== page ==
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Composting Toilet Diagram Article
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Build A Composting Toilet: Your Next Do-It-Yourself Project
Composting has become very important to our landfill survival. Now, composting has crossed over to the bathroom.
Why not build a compost toilet to help reduce the need of water and even use it for fertilizers?
The engineering of how to build a composting toilet is based on the principal that human waste is 90% water. Evaporation of that water is where it all begins. When heat and air begin evaporation then there is an even oxygen and moisture distribution, which helps the waste break down faster and does not smell.
There are some that require electricity and others do not require any. Sometimes additives can be added to help with the waste break down process in the composting toilet.
Building one is not as hard as some would think. However, here are a couple of things to keep in mind before you decide to build a composting toilet:
• Cold air temperatures or freezing conditions can slow down the evaporation process, so therefore it slows down the breakdown of wastes.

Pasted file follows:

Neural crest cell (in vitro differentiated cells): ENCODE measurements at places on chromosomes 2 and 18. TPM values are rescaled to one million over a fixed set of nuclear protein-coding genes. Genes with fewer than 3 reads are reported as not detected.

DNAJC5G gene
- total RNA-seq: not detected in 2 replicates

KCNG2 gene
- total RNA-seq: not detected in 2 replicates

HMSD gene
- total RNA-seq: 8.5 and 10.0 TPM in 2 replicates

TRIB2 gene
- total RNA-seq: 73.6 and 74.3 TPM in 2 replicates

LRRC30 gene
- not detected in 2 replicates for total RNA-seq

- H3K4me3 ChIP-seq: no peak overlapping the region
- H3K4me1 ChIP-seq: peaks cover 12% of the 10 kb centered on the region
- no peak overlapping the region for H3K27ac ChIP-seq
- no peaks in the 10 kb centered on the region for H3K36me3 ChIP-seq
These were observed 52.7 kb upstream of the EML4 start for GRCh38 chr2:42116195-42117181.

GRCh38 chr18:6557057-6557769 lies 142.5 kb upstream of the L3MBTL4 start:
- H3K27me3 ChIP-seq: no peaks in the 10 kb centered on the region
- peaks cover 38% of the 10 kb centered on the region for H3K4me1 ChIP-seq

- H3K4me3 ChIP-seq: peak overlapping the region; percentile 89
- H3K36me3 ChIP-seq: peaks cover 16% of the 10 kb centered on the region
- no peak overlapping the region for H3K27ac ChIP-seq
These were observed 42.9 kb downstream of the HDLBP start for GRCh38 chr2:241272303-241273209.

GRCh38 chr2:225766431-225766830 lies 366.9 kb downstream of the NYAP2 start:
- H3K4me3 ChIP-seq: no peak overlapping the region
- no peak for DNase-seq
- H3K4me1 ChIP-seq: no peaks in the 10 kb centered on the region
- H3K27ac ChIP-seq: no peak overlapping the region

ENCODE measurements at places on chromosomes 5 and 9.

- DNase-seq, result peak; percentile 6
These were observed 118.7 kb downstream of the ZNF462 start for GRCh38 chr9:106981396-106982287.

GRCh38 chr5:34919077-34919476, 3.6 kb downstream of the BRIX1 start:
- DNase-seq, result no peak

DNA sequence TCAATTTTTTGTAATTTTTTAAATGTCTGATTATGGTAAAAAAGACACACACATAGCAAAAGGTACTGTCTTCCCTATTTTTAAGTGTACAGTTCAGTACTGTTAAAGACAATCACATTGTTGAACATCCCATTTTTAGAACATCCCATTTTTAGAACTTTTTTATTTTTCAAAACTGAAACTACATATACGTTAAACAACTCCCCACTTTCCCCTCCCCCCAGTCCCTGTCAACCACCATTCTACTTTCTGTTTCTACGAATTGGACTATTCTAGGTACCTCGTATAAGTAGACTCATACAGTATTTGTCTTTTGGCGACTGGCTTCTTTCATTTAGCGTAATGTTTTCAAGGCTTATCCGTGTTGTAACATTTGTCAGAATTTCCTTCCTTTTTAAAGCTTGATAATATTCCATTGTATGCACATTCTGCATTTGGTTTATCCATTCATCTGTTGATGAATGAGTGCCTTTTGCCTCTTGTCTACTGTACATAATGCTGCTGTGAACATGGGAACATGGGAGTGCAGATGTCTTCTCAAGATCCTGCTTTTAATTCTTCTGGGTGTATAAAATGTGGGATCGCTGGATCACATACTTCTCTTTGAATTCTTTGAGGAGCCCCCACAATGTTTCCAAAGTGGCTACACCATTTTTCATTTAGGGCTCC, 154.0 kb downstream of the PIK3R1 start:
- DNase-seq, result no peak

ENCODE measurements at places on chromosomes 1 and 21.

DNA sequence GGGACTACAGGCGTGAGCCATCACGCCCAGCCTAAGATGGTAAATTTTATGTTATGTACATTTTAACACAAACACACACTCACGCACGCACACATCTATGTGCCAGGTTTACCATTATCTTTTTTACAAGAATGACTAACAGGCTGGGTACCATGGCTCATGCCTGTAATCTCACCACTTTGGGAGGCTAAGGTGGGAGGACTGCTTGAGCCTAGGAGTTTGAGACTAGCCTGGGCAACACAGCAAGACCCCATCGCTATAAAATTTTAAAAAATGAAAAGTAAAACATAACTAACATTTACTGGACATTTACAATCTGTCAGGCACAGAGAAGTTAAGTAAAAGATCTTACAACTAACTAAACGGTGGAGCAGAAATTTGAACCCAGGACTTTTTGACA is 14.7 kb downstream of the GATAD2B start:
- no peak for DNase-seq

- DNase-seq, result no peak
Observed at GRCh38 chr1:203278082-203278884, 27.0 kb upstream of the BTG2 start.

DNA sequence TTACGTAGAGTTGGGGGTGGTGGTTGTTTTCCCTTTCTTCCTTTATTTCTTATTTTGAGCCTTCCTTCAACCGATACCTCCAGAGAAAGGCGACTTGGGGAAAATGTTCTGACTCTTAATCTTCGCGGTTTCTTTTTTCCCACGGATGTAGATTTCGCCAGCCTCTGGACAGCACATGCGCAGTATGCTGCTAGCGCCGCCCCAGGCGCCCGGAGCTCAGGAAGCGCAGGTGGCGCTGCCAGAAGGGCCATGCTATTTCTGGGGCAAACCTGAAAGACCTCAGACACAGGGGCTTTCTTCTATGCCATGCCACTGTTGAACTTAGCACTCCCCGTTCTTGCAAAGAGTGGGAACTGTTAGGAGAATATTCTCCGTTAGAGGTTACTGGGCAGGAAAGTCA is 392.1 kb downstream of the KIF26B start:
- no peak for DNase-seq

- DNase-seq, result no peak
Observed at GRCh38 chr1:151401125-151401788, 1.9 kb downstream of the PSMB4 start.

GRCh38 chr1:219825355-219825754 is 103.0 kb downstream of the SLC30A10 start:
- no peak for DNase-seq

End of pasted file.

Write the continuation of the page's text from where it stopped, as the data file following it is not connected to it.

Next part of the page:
• Purchase or build a larger composting area than you think you will need. The extra room will enhance bacteria growth, allowing for extra warmth and air movement.
On to assembly ... to build a composting toilet you will need some plywood, hardware, a standard toilet seat, a five gallon bucket and simple tools. The steps include:
1. Cut a hole in an 18x18" piece of ¾" plywood. The hole should be the size of a five gallon bucket.
2. Place this piece of plywood next to another piece that measures at 18x3", also ¾". Hinge these two pieces together.
3. Build a box that is 10" deep, 18" wide, and 21"long. Screw the 18x3" board to the top, leaving the larger piece of plywood free to lift.
4. Adjust the leg height so the bucket is able to protrude a ½" through the top. Screw the legs to the inside of the box.
5. Alter the toilet seat so the bucket can rest against the bottom of the toilet seat ring.
6. Place the seat over the hole, mark it, and screw the seat to the box.
7. Stain and varnish your new composting toilet.
8. Place the bucket in and you are ready to use.
It is important to note that the seat is just the beginning. You need a separate composting bin for the actual composting process. Make sure you have a thermometer and cover materials for your waste. Cover materials include dry rotted leaves, weeds, straw, sawdust, and other discarded organic materials.
You can research how to build a composting toilet further before deciding which system is best for you.
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